When it has ventured to express an opinion, however, it has been to concede his unbelief.
My dear young friend,” I answered, “imagine the alacrity with which I concede it.
There are also many modifications of language, which we concede to the poets.
To treat with it, to concede to it, is to admit the principle.
I concede every thing to their patriotism, good intentions, and integrity.
“He regretted that he was unable to concede what you asked,” Mr. Gray replied.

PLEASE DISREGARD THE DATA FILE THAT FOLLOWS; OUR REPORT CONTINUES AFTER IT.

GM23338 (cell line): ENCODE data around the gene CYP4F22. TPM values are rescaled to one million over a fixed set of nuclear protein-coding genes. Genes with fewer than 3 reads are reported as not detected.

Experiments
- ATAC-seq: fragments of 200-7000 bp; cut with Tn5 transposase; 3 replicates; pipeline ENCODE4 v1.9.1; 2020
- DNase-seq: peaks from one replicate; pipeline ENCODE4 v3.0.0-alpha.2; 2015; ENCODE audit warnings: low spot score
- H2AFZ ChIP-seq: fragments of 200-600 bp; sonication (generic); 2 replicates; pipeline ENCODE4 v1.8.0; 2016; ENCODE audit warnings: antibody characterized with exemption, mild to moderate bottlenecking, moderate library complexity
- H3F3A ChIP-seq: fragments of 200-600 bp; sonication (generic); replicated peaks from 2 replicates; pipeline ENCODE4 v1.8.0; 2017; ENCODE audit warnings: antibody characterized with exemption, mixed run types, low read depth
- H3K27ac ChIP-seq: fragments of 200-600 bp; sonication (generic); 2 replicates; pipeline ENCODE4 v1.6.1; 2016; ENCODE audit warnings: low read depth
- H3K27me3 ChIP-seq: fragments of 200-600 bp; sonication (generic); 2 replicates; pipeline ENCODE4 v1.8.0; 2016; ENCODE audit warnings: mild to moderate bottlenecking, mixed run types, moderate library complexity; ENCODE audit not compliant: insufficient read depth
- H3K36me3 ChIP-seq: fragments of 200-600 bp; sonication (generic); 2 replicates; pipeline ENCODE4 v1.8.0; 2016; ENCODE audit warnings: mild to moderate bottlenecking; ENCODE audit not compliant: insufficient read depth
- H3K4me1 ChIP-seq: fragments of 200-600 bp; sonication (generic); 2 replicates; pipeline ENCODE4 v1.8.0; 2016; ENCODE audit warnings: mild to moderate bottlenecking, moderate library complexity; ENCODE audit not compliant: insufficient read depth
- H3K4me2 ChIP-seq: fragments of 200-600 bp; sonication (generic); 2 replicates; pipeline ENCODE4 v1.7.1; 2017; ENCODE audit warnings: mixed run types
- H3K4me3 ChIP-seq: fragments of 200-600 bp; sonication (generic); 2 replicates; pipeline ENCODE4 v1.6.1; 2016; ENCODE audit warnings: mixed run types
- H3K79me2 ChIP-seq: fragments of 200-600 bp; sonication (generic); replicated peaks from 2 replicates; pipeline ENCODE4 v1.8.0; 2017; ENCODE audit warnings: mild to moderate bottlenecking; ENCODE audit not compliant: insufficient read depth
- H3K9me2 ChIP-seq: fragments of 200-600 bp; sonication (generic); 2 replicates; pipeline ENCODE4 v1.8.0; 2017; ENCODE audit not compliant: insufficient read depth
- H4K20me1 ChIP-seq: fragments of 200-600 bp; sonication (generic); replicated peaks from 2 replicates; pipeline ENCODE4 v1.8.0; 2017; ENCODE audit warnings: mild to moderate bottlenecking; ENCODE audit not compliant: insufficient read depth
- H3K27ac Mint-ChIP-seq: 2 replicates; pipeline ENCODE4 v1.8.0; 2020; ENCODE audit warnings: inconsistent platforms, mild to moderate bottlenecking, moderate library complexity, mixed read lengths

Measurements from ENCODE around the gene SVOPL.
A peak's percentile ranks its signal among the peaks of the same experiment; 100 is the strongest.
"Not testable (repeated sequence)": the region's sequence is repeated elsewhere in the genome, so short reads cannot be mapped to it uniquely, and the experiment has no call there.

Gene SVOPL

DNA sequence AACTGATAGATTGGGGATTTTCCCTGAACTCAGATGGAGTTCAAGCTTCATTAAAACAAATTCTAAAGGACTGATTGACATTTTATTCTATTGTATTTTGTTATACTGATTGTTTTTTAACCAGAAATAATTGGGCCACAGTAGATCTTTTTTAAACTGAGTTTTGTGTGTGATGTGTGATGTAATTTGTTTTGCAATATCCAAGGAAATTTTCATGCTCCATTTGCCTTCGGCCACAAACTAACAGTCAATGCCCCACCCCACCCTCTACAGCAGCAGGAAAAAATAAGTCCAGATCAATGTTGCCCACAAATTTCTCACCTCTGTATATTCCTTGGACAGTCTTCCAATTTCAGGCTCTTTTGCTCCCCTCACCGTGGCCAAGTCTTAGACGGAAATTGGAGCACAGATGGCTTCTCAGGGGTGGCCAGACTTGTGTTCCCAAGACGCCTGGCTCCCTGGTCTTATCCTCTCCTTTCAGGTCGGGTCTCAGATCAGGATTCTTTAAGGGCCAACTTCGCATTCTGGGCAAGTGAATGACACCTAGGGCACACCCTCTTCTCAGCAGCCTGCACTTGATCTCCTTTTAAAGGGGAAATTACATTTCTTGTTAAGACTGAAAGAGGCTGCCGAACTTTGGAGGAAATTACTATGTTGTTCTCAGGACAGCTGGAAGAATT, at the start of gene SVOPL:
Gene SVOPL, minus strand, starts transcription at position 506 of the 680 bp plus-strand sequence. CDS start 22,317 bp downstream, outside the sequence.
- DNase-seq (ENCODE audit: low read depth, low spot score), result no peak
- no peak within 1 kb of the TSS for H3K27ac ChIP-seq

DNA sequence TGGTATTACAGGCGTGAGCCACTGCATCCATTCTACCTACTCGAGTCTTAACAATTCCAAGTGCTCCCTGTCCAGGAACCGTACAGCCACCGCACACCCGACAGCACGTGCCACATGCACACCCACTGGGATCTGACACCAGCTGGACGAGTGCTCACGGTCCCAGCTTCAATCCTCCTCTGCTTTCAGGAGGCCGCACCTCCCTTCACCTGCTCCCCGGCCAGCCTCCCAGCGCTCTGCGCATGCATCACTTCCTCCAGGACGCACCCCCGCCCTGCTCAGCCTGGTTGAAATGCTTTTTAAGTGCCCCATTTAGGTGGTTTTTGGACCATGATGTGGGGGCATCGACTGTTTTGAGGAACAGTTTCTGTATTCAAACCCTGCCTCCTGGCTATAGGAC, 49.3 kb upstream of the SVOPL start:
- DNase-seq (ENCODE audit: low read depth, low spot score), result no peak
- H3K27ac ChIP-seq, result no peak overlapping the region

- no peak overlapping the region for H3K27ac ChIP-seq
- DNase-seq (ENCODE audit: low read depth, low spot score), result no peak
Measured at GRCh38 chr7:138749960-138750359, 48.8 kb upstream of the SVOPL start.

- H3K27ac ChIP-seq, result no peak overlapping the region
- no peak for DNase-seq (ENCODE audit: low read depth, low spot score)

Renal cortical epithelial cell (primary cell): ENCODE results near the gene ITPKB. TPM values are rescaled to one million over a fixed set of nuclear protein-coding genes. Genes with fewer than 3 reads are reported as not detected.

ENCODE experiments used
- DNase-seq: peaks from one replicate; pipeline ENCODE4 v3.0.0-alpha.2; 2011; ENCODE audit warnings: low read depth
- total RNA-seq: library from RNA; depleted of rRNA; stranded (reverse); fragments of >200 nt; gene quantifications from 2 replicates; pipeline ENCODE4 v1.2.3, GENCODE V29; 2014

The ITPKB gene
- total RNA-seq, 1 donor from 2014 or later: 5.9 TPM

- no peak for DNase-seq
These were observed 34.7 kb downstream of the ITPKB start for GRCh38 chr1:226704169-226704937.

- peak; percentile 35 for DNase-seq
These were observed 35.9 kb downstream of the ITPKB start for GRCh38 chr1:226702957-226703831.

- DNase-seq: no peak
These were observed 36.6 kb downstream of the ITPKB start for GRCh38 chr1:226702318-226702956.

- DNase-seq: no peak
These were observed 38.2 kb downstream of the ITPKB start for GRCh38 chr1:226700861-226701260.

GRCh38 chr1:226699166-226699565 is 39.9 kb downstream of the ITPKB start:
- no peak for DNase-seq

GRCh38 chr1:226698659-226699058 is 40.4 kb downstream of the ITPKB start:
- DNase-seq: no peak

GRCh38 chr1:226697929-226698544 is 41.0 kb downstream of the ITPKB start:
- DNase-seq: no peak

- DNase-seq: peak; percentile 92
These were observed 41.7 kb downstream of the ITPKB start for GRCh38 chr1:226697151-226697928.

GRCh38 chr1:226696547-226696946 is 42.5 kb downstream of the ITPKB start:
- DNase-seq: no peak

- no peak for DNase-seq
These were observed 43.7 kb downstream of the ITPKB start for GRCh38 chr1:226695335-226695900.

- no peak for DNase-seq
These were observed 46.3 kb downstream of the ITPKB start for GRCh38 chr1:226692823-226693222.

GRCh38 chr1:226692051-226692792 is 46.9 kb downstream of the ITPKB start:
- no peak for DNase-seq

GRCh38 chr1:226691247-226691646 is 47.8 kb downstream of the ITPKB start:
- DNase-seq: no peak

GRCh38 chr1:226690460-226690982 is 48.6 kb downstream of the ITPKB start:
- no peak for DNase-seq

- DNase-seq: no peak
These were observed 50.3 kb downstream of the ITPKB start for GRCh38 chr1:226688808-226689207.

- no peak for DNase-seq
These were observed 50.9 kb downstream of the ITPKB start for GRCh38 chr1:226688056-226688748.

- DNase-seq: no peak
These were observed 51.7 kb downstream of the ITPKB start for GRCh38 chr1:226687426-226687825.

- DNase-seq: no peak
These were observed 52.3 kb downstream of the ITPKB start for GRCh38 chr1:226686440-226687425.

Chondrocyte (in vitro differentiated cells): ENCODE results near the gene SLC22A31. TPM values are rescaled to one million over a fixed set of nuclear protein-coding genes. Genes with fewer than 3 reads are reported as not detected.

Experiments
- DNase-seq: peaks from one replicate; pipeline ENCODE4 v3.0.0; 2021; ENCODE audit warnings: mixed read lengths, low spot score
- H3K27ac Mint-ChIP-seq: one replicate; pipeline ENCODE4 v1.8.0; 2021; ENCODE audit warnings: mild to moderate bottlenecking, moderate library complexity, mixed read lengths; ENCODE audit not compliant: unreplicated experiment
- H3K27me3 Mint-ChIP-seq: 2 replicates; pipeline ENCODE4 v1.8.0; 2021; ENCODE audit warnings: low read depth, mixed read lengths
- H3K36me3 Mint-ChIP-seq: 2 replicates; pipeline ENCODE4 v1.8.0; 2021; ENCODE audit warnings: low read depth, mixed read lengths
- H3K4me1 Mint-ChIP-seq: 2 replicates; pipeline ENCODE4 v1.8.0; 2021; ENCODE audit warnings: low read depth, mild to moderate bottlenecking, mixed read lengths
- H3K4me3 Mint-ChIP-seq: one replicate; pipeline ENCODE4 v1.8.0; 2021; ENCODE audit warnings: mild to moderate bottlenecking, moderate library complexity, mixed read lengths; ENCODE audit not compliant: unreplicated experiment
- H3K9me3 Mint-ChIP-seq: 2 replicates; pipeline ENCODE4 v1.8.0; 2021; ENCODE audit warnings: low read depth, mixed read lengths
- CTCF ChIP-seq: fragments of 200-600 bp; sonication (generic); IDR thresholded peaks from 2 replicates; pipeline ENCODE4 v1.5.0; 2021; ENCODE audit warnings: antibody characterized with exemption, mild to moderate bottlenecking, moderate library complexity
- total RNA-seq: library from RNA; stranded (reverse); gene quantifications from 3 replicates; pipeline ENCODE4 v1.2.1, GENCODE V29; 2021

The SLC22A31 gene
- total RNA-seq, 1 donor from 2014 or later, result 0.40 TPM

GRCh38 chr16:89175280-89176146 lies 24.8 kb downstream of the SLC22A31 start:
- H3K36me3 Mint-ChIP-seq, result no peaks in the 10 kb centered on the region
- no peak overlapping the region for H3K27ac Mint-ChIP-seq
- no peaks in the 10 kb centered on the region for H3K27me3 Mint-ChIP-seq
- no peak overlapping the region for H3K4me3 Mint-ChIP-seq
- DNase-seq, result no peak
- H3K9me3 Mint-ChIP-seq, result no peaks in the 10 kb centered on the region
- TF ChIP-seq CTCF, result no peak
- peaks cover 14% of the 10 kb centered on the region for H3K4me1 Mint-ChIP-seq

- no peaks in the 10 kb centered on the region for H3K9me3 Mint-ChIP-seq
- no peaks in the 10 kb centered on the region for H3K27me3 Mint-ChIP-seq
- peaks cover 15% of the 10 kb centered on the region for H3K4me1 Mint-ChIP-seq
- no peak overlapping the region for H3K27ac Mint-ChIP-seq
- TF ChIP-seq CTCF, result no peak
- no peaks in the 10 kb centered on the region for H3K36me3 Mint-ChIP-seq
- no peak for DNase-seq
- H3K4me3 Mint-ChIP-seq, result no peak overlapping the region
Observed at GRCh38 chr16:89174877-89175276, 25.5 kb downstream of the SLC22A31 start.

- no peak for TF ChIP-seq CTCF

Contrast all this with the condition of things under which Englishmen are adjured to concede a Parliament to Ireland.
If you choose to concede it to me without a public scandal, I shall permit you to do so.
And some we may concede which the Scripture plainly defines not.
In his opinion the two Governments should ask and concede as much as it was in their power to do.
concede 1630s, from L. concedere "give way, yield," from com-, intensive prefix, + cedere "to go, grant, give way" (see cede). Related: Conceded (pp. adj., 1640s).